I understand that upon the recollection of a memory, it is each time reconstructed and some details may be partly imagined or blurred. But the mind can also have a powerful ability to recall core things. In our criminal justice system, a jury needs to weigh up such subjective matters, when dealing with witness testimony. So too, if it is a panel of judges deciding the case.

  4. Richard Ure says:

    The demeanour of witnesses has long been considered as an important part of the techniques used by the courts in attempting to arrive at the truth in any case.

    Given the reliance on the evidence of a single witness in the Pell case, demeanour will be highly relevant and was likely to have been an important consideration for the jury. It intrigues me how the appeal court judges, who will only have access to the transcript, will be able to compensate for being absent at the trial. In which case, one would expect them to need to be especially persuaded of the merits of Pell’s submissions if they are to allow his appeal.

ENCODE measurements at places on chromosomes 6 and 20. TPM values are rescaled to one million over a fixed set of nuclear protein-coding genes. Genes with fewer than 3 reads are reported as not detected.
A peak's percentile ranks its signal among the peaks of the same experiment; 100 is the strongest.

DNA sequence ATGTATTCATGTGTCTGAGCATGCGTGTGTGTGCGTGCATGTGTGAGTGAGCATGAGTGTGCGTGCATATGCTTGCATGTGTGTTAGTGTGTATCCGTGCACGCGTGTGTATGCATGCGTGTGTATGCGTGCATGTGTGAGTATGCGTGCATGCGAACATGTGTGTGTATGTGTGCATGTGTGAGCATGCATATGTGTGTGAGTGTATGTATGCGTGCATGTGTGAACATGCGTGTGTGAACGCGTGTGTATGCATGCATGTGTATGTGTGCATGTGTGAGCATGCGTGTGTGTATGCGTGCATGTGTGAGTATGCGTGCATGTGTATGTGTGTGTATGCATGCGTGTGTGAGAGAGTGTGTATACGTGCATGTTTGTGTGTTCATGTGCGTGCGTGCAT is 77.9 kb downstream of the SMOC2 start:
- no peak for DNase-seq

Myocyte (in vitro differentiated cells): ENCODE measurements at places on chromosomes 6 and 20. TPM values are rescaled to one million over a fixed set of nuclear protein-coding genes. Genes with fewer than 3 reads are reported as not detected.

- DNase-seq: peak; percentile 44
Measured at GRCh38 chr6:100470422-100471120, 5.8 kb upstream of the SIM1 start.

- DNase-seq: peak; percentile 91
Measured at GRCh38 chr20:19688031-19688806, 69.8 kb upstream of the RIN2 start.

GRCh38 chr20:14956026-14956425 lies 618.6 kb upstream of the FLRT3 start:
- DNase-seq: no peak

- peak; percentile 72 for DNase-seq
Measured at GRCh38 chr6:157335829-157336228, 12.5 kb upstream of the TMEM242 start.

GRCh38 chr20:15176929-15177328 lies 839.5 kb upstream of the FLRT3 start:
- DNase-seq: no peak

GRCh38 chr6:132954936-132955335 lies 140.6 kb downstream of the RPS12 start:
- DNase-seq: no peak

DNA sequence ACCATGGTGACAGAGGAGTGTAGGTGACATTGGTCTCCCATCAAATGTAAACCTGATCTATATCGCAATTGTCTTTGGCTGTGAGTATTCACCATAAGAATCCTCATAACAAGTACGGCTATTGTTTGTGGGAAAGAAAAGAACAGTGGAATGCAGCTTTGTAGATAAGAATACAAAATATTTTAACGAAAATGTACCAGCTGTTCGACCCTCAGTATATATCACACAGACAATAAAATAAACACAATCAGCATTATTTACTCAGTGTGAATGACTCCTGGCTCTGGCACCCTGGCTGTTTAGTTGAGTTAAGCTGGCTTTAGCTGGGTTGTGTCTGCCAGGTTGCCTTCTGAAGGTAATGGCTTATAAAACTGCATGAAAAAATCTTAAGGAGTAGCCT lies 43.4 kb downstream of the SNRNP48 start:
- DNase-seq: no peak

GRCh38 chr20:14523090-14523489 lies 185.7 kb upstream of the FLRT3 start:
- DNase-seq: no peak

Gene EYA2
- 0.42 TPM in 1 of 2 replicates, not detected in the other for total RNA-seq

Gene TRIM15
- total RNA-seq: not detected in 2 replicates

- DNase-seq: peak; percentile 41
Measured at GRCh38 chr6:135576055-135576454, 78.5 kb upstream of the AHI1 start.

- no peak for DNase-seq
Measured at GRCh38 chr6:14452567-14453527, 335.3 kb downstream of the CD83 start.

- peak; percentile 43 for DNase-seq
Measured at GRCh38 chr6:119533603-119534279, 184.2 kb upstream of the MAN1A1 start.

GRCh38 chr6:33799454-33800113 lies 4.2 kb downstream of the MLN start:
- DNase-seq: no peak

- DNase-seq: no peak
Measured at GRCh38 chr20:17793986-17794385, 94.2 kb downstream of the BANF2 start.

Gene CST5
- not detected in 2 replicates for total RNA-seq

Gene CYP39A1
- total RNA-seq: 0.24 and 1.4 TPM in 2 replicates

5. Garry Everett says:

    Thanks for the insights Michael.
    I was once on a jury in a sexual abuse case, allegedly perpetrated by a father on his 12 year old daughter. It was very difficult at times to discern whether we ere listening to memories, reflections on memories; re-workings of memories or even fabricated accounts of what was “remembered”.
    As a jury we were divided 10_2 on a not guilty verdict for some time. Eventually, we reached a unanimous decision by focussing on the criterion of “beyond a reasonable doubt”. It took us 2 days to reach our verdict.
    Jury work is difficult and depends a great deal on the open-ness and sharing among the jurors who have seen and heard the parties involved. We all understood that an appeal process heard by judges was the ultimate determiner in the case.
    For George Pell, we must all wait with various hopes and expectations held in abeyance until the final court rules on the matter.

    • Rosemary O'Grady says:

      It is tempting for a jury- when in the grip of seemingly irresoluble difference – to
      yield to the deal-breaker – well, the higher/ aka appeal court can decide.
      That is, with respect because jury – duty is not easy – not the Jury – ‘role’. And that is why an unanimous Verdict (ver- truth; dict – say it) is so valuable. When a Jury can deliver such a verdict, we should be in awe. It’s a tough gig and anonymous, and you don’t get to give your reasons. We should treasure our (good) juries.

  6. Rosemary O'Grady says:

    That’s Peter Kidd, Chief Judge!
    Public Computer – I blame my tools.

  7. Rosemary O'Grady says: